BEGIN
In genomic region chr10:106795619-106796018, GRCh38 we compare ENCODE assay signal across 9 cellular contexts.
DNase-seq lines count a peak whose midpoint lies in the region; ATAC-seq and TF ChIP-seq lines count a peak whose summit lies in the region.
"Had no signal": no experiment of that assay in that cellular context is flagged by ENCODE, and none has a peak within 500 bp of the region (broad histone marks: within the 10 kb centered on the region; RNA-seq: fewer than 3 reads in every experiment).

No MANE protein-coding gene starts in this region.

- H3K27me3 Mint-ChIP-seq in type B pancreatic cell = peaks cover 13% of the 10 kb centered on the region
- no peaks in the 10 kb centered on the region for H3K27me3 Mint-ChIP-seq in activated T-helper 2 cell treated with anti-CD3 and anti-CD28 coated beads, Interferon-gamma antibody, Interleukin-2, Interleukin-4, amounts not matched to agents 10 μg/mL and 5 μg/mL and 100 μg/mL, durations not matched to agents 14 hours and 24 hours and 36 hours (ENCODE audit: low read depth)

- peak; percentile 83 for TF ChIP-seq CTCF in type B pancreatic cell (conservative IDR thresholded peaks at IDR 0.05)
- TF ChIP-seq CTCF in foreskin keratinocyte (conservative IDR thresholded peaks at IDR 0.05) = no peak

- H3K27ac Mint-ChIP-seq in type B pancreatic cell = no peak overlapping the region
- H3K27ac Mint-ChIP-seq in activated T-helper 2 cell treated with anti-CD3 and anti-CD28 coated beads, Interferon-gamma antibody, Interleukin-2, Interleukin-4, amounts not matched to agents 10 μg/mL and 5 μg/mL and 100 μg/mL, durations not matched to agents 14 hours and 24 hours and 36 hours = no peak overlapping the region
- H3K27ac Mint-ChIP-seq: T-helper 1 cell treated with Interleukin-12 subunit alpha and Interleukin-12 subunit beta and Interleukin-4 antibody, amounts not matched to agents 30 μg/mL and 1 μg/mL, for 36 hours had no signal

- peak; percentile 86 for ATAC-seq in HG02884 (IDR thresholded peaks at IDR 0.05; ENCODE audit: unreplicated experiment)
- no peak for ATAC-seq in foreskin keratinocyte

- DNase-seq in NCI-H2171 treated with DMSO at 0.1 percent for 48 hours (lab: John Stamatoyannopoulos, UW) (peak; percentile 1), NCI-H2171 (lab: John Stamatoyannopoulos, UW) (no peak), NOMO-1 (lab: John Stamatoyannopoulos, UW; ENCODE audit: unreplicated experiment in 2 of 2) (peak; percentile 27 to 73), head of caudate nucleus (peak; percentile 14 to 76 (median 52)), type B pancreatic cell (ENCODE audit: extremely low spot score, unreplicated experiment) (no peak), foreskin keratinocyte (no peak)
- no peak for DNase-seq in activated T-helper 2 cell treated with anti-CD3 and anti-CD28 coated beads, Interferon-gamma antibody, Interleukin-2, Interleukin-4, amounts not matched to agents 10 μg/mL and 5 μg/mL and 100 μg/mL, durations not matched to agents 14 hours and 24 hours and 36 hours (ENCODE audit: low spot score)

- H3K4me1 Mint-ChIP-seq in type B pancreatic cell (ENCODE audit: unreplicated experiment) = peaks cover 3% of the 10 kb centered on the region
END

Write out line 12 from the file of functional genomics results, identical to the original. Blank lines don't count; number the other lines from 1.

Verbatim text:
- peak; percentile 86 for ATAC-seq in HG02884 (IDR thresholded peaks at IDR 0.05; ENCODE audit: unreplicated experiment)